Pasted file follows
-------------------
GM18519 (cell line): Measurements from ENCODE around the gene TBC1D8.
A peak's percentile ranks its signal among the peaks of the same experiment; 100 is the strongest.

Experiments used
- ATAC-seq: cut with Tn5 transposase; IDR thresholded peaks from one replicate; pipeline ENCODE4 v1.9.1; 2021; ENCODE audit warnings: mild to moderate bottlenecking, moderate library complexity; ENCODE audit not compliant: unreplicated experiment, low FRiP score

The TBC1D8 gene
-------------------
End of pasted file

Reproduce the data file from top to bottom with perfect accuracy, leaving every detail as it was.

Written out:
GM18519 (cell line): Measurements from ENCODE around the gene TBC1D8.
A peak's percentile ranks its signal among the peaks of the same experiment; 100 is the strongest.

Experiments used
- ATAC-seq: cut with Tn5 transposase; IDR thresholded peaks from one replicate; pipeline ENCODE4 v1.9.1; 2021; ENCODE audit warnings: mild to moderate bottlenecking, moderate library complexity; ENCODE audit not compliant: unreplicated experiment, low FRiP score

The TBC1D8 gene